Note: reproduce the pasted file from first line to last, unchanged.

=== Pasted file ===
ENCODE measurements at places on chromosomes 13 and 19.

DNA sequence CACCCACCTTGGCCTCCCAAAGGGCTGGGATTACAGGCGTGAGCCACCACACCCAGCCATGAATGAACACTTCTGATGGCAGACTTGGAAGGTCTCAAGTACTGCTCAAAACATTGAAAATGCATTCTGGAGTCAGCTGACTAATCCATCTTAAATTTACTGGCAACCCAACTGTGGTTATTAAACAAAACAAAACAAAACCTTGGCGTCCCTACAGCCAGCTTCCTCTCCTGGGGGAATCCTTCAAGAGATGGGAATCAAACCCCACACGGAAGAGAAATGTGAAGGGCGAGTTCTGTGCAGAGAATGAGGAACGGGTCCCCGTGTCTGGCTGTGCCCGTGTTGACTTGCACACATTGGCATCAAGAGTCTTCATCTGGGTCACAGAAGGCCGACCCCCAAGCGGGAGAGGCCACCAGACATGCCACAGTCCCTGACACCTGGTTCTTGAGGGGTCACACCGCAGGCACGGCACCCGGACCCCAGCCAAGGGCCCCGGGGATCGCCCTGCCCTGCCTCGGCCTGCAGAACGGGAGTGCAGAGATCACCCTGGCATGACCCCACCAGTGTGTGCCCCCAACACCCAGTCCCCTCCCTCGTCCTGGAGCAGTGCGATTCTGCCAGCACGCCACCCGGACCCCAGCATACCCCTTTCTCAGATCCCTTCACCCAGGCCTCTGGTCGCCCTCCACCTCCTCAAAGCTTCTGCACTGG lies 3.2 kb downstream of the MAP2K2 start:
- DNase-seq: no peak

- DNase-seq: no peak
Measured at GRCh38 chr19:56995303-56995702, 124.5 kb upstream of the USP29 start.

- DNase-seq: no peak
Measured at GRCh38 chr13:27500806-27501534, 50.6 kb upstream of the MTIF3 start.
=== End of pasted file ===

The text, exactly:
ENCODE measurements at places on chromosomes 13 and 19.

DNA sequence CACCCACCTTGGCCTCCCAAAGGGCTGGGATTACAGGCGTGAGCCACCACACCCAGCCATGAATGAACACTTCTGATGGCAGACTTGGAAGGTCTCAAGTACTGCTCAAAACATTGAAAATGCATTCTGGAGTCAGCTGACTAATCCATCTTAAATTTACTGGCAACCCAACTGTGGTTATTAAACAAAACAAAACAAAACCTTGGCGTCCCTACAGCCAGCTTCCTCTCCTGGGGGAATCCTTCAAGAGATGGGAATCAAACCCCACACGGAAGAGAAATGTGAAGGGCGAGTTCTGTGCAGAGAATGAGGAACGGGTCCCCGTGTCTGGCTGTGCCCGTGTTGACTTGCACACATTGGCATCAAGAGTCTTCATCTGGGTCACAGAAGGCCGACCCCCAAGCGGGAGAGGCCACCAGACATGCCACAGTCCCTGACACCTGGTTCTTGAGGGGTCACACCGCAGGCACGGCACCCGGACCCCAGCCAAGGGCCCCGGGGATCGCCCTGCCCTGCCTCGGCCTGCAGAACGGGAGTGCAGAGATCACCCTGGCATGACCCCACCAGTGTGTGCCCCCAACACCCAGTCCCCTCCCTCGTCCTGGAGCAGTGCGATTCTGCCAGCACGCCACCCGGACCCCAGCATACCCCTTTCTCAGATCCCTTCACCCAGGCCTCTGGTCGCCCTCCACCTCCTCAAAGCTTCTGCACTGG lies 3.2 kb downstream of the MAP2K2 start:
- DNase-seq: no peak

- DNase-seq: no peak
Measured at GRCh38 chr19:56995303-56995702, 124.5 kb upstream of the USP29 start.

- DNase-seq: no peak
Measured at GRCh38 chr13:27500806-27501534, 50.6 kb upstream of the MTIF3 start.